Timing it wrongly can result in you having to spend more money getting a temporary accommodation. And it is hard to find owners willing to rent out their properties for just 3 to 4 months.

Begin Shortlisting

With your list prepared, you are now ready to hop onto platforms like,, and to start your shortlisting process.

From here, it’s about contacting the listing agents to arrange for viewings at your shortlisted properties.

Stage 3: Touring

View the properties and discover details in person.

Viewing is one of the most important steps that you cannot skip. 

Because photos and videos can be deceiving.

The property photos and videos you see online are often created to make the properties look attractive during the marketing process.

Therefore, you must be physically present to discover details that cannot be captured by the photos and videos.

Here’s a list of essential points to pay attention when viewing resale properties:

1. Surroundings

The journey to the property, the roads leading into the car park, the walkways from the nearest public transport, the noise level, and activities in the immediate surroundings. Make sure you are okay with the surroundings.

2. Neighbours

Good neighbours can make your life more pleasant, and bad neighbours can create a living hell. If possible, get a chance to speak with them and have a gut feel of who they’re like. It won’t be entirely accurate, but at least you get a rough idea of the kind of relationships you can build with them if you stay here.

3. Smells

Take note of the smell both outside and inside of the property. Are there musty mouldy smells that suggest fungal growth or water leakage? Check every built-in cabinet for signs of unwanted infestations. 

4. Paint

Check whether the paint in the ceiling and the wall near ceiling is flaking or has. Water seepage and leakage issues can be tough and costly to fix.

5. Renovation

Whether you intend to do your own renovation of the property after purchase, you should find out when the last renovation was done. Most people will not spend a bomb on renovation just for selling. If it’s an old property and the renovation was done just shortly before putting the property on the market, then there’s a high chance that the seller is trying to conceal certain issues.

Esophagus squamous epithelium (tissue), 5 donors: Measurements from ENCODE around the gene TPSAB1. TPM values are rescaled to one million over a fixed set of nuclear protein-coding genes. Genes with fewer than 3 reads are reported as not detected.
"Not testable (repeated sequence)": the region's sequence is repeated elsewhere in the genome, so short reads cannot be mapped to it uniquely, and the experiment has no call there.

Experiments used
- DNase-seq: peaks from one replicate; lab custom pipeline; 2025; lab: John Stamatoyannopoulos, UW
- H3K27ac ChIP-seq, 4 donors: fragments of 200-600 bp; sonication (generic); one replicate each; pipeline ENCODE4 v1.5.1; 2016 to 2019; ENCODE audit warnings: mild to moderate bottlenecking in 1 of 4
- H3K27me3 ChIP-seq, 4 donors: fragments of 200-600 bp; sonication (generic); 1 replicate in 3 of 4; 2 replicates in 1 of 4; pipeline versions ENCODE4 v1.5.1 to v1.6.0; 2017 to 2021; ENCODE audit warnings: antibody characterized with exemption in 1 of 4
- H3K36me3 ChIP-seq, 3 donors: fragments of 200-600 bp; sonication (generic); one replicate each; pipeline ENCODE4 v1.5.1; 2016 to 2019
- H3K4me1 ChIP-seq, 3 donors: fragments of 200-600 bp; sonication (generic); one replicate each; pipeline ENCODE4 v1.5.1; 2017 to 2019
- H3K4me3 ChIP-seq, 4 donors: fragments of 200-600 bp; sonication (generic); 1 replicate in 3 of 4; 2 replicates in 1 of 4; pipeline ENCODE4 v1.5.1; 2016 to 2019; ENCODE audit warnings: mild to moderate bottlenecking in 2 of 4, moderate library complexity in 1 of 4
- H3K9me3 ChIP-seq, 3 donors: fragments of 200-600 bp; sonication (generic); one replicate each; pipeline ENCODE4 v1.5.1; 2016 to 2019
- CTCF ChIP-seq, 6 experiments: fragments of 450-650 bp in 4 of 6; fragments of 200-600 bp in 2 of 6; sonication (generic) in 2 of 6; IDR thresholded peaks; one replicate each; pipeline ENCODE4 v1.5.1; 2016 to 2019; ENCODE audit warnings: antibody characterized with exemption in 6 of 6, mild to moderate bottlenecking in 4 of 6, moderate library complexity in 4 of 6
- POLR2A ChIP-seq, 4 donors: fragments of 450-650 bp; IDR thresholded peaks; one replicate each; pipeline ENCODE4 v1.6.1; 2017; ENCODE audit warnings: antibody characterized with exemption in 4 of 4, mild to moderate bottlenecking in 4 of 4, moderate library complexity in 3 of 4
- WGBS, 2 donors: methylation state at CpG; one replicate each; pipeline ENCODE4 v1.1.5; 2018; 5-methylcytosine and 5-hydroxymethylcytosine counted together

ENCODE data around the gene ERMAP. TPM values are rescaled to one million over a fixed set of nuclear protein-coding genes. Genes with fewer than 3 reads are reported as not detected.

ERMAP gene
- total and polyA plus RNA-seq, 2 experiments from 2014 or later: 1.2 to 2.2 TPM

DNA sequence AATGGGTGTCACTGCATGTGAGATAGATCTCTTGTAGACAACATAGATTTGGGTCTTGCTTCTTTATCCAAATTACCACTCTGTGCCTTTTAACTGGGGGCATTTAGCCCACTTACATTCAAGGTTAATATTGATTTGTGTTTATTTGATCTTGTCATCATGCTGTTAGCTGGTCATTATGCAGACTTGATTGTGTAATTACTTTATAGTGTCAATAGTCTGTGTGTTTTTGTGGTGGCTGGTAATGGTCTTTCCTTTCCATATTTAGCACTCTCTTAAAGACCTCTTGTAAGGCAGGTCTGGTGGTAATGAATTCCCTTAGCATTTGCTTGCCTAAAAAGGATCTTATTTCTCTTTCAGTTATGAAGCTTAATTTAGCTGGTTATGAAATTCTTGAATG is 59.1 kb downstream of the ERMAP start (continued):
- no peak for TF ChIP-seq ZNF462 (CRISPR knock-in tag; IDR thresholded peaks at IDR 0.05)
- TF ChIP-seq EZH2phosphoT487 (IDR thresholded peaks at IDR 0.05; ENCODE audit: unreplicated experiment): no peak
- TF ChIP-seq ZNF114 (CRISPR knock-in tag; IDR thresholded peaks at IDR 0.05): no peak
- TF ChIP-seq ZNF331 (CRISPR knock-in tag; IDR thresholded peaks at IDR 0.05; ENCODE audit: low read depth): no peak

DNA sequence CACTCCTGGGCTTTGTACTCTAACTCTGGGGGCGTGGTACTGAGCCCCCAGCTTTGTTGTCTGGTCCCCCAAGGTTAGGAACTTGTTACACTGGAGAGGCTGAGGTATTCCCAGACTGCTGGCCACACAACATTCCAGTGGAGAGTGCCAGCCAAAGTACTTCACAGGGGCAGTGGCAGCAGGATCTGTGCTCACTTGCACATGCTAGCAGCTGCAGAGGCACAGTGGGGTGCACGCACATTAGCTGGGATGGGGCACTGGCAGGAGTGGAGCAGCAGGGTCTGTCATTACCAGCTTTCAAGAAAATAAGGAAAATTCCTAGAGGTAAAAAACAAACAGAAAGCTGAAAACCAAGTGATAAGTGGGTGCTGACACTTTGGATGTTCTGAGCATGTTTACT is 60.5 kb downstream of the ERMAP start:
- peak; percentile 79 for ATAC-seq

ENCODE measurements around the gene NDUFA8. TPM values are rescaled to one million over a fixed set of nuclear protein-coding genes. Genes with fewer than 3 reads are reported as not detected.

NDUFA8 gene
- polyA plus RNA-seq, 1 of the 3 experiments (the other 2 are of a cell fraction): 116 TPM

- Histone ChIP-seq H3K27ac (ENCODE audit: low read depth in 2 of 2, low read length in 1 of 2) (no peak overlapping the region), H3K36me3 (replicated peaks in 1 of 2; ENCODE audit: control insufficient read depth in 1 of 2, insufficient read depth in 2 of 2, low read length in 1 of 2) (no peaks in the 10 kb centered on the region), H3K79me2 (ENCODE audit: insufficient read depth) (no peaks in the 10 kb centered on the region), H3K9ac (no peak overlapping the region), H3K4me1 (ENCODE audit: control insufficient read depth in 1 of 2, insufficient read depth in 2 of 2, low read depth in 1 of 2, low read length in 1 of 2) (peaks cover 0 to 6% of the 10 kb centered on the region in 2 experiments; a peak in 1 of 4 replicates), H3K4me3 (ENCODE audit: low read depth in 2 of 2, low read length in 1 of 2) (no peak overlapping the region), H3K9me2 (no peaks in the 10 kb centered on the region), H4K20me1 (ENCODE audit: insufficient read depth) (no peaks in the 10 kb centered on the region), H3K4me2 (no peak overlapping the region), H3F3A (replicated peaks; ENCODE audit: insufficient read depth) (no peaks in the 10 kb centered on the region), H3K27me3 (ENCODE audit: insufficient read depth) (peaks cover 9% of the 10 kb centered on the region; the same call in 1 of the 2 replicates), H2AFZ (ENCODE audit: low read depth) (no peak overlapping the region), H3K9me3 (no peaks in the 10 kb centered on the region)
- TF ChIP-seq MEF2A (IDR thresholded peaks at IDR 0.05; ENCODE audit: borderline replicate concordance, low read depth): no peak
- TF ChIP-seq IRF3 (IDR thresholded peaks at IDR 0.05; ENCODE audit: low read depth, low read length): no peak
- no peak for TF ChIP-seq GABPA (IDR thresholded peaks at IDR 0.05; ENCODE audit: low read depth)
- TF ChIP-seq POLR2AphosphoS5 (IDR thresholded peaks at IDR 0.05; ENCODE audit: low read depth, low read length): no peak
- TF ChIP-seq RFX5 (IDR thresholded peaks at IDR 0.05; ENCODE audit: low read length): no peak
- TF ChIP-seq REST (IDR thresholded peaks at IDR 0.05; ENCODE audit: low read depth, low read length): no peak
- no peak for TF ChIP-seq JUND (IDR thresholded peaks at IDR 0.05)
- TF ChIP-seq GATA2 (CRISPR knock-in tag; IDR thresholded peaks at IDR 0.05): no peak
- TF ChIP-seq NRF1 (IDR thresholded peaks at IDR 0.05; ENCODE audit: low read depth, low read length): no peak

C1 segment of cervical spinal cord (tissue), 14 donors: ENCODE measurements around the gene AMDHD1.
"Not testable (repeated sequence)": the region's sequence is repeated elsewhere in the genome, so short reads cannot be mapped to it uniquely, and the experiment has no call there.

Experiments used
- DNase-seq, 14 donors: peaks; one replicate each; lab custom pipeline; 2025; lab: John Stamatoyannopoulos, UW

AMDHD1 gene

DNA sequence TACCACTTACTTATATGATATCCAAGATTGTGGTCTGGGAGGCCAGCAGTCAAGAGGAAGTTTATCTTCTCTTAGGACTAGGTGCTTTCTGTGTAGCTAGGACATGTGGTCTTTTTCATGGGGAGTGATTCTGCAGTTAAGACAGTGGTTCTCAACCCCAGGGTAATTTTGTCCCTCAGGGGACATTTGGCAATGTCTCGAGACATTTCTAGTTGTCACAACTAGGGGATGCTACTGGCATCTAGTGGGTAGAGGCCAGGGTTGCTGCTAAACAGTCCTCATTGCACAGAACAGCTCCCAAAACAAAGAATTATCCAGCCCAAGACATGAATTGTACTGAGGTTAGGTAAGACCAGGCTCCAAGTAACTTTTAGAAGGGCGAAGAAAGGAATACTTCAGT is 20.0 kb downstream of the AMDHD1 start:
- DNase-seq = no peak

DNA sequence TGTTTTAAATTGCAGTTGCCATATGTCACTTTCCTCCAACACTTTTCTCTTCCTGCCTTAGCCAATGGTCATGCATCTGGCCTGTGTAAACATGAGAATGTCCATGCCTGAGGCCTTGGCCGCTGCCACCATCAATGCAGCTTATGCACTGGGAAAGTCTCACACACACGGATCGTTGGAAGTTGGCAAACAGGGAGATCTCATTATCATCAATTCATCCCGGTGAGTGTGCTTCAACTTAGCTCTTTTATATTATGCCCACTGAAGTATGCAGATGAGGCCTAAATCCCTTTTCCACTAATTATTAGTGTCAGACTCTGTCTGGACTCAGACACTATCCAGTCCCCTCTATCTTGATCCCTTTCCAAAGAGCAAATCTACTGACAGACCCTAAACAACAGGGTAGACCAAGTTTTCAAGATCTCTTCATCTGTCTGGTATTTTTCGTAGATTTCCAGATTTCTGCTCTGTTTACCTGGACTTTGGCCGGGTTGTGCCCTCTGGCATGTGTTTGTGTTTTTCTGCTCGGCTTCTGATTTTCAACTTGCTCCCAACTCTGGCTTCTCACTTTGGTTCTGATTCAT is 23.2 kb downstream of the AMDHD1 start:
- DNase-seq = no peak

On the other hand, if the renovation is quite some time ago, then it’s likely to be a genuine renovation for the seller’s own enjoyment. In this case, you will check the conditions of the renovation to see if you’re going to keep it or do your own renovation. 

Make sure to check the power sockets to see if rewiring is needed. 

Check that doors, cabinets, and windows can open and close properly. 

Turn on taps to see if water can flow through the sinks and pipes smoothly. 

If there is built-in oven, be sure to ask owner to pre-heat oven during your visit so that you can check its condition, because repairing build-in oven out of warranty can be expensive. 

Lastly, ask whether the owners had any pets. Pet urine can seep deep beneath the surface of some materials. You can’t see them, but when the weather gets warm, the smell released can be overwhelming. Sometimes, a whole house thorough cleaning is required to resolve smell issues.

6. Reason for Selling

Find out why the owner is selling the property. It may be personal reasons, but it may also be due to undesirable conditions such as loan shark harassments or constantly resurfacing property issues that are unfixable.

7. Minimum Selling Price

Most properties are advertised at a higher price so that there is room for price negotiation. 

But sometimes, the minimum selling price may be too high to begin with. And the landlord cannot go any lower because of other financial related issues. 

Be sure to ask the agent about this, so that you won’t waste time trying to negotiate a property price that is mission impossible.

Stage 4: Making Offer

Giving a price that both sides agree with.

It’s natural that all buyers want to buy low because they can then make profit more easily when they sell higher. 

And sellers naturally want to sell higher so that they can maximise their profit gain.

Eventually when it’s your turn to sell your property, you’ll also want to sell higher to make a profit.

But you’ll also be asking,

“What is the true market value of the property?”

That’s the magic question in the minds of all sellers and buyers.

Valuation firms mainly use the direct comparison approach to obtain a property valuation.

Direct comparison approach considers the recent transaction prices of similar properties in the process of arriving at a property value.

Each transaction price is a match of what a buyer is willing to pay and what a seller is willing to accept for the property transaction to go through.

So, when a valuation firm produces a property valuation, that’s the valuation firm’s opinion of what the property should be transacted at based on similar past transaction records. 

But every buyer and seller are different.

Different in terms of their views, knowledge, financial ability and what they value.

Some think a property on higher floors should be more expensive because of better views but others think living on a higher floor means taking a bigger risk in the event of fire break out.

Some think West sun is a negative aspect because it makes the property very hot and stuffy in the afternoon, but others think West sun is good for getting the much needed sunshine for laundry, plants and maybe a suntan.